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Catherine Crier, FOX News

In October of 1997, during an interview with Reverend Jesse Jackson, I asked if a "color-blind" society was a worthwhile goal. Jackson replied, "It is a ridiculous goal. We don###t want to be color-blind or gender-blind. We want to be gender-caring and color-caring." While I appreciate the use of the word "caring," I disagree with the distinction. I do long for a color and gender-blind society as the outcome of our national struggle for equality.

When our nation was founded, a single phrase was selected to represent our ideals and intentions. E Pluribus Unum, "from many, one" embodied the goals set forth by our founding fathers. The social promise was one of freedom and opportunity to pursue our dreams, not an assurance of success. We have, however, embarked upon a destructive path in recent years. Through legislation and litigation, we have abandoned the notion of universalizing the American Dream in favor of emphasizing our myriad distinctions. Outcome, not opportunity, is now the measure.

Several years ago I listened to a speech delivered by Ervin Duggan at the Aspen Institute. He described America today as a "culture of chaos" wherein there is no longer any agreement on a fundamental set of rules or values that define our national life. Instead, Duggan described a Hobbsian "war of all against all." In the absence of any consensus about Right and Wrong, our sole concern has become the issue of Rights and Laws—a concern about Process. He said this culture encourages a "Balkan Pluralism," wherein our differences are utmost and unity almost nonexistent.

Instead it has become fashionable to attack those underlying ideals. A group of elite white males devised rules that, some say, insured the dominance of one culture over another. After all, they failed to abolish slavery or grant equal opportunity to all persons, women and minorities included. I must judge them, however, by their time and circumstance. In doing so, I am in awe of the principles they divined that gave rise to the democracy we are still shaping. Our modern protections were slumbering even then in those prescient words. Over time, we have captured their potential. The principles have not changed; we have.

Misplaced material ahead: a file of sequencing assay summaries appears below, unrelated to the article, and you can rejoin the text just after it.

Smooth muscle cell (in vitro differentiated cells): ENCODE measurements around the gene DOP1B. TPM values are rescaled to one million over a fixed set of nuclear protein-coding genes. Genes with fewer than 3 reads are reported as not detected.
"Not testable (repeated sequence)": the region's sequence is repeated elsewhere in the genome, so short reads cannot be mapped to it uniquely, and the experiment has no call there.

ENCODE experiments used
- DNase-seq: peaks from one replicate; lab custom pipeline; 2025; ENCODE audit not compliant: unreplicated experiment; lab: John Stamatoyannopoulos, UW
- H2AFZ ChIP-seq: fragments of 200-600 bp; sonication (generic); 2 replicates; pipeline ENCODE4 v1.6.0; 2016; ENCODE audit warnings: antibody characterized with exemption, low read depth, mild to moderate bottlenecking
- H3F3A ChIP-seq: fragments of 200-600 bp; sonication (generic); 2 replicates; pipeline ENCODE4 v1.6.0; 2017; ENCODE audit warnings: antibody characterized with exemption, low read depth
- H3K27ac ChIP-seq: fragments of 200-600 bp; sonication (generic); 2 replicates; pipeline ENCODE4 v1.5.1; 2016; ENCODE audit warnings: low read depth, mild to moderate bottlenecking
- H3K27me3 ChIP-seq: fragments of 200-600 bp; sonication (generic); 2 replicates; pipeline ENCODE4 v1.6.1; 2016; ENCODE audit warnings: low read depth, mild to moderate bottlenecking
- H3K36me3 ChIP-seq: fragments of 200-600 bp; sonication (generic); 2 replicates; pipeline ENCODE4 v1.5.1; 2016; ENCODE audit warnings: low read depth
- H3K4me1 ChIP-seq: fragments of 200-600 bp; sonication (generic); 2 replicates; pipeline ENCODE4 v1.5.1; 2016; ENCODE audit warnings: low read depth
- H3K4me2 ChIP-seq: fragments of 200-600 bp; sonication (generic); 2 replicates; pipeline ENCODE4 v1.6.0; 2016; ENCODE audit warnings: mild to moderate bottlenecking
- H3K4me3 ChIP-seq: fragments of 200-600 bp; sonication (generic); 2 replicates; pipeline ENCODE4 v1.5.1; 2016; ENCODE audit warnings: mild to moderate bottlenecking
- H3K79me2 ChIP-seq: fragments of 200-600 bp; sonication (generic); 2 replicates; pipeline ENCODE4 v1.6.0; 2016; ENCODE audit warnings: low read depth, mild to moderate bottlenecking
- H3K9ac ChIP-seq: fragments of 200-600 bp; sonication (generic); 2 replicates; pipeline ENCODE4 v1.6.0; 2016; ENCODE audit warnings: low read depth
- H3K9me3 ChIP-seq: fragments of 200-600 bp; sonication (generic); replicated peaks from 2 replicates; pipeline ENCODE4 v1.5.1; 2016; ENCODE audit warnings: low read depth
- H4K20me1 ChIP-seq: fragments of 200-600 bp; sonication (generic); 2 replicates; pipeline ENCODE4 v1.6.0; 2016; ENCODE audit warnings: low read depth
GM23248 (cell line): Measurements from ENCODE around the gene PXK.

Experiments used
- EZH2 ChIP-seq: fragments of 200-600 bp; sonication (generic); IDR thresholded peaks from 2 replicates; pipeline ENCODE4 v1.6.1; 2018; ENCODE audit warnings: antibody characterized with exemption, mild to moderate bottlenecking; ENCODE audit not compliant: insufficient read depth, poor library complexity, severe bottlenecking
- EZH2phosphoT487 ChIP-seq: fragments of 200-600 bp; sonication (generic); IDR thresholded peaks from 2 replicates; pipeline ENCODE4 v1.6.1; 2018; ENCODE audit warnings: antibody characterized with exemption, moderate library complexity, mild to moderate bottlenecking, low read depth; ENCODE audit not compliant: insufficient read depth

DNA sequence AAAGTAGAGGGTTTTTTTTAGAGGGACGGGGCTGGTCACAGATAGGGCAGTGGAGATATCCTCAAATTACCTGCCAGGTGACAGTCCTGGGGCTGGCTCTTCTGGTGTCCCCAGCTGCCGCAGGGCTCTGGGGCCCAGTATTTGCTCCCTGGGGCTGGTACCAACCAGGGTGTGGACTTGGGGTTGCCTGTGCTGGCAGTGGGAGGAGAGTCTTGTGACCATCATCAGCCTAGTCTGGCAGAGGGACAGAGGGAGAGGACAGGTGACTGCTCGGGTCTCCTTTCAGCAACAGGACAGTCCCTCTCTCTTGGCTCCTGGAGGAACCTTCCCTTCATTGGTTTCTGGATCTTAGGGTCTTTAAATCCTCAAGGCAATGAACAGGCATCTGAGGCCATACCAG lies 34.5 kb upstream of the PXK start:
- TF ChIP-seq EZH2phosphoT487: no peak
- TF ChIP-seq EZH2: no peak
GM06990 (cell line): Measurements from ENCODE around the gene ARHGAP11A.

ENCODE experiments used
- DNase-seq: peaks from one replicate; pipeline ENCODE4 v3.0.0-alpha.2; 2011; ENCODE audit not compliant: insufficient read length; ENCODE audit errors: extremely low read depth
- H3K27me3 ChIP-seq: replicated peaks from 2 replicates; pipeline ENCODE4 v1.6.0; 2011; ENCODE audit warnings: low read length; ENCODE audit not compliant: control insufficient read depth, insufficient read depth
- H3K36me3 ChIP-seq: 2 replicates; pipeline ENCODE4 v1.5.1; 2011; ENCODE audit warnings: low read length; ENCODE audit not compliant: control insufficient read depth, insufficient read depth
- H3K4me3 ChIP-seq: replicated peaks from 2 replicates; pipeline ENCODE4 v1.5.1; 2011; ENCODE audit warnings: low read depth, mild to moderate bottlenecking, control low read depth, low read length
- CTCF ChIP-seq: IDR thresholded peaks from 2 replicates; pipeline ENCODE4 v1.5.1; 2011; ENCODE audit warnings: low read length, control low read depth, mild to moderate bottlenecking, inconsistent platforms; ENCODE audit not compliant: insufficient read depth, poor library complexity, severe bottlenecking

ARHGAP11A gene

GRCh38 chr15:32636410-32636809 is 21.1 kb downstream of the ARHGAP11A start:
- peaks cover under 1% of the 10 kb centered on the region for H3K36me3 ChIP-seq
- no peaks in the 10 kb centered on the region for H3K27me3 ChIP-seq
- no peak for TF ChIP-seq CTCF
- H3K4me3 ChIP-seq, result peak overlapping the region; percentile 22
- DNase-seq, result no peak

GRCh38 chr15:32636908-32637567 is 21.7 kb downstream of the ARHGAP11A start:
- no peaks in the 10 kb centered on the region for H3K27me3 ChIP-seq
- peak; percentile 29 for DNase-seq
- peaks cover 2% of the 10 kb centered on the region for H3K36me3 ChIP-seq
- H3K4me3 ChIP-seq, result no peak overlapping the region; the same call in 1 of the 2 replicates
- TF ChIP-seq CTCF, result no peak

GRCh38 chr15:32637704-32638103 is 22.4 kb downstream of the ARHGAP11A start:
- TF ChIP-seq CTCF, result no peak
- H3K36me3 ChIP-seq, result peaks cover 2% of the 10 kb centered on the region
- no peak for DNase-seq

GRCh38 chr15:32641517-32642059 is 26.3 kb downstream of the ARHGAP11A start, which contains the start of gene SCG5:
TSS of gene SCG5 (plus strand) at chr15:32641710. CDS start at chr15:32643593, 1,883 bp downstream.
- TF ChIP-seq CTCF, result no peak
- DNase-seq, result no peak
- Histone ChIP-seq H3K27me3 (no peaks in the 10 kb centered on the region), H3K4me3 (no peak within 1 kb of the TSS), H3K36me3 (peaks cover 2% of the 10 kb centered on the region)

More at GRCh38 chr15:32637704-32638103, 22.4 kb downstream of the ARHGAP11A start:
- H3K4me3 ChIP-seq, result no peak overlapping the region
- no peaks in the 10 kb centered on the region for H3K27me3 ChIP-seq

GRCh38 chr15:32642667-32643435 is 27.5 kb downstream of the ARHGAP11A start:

My despair over current attitudes diminished when I sat down to read a wonderful book published this year entitled Anthem, an American Road Story. Shainee Gabel and Kristin Hahn set off across the country interviewing the well known and unknown, to see if there still existed a shared belief system in our nation. Their initial pessimism was quickly abandoned in favor of a powerful reality. They discovered a universal definition of the American Dream, captured time and again in the words "freedom and opportunity." This description did not vary, regardless of race, gender or politics. The word "guarantee" was rejected by all.

Rita Dove, our recent U.S. Poet Laureate, discussed this ideal. "I think the definition in the Declaration of Independence is a pretty good one:

"life, liberty and the pursuit of happiness." It doesn###t guarantee that you###re going to get it, but that you at least have the freedom to pursue it. It seems that many people think the American Dream is a promise, that this is what you###re going to get and you just sit back and take it in." A black saxophonist in New Orleans echoed her thoughts. "A lot of what is wrong with America is that people who were born here, for whatever reason, sometimes think that they###re basically owed something. You###re not owed anything. For instance, you see foreigners coming over here all the time, and they seem to climb the ladder a lot faster than most Americans do. The reason is they see the opportunity." He emphasized that opportunity was not a guarantee.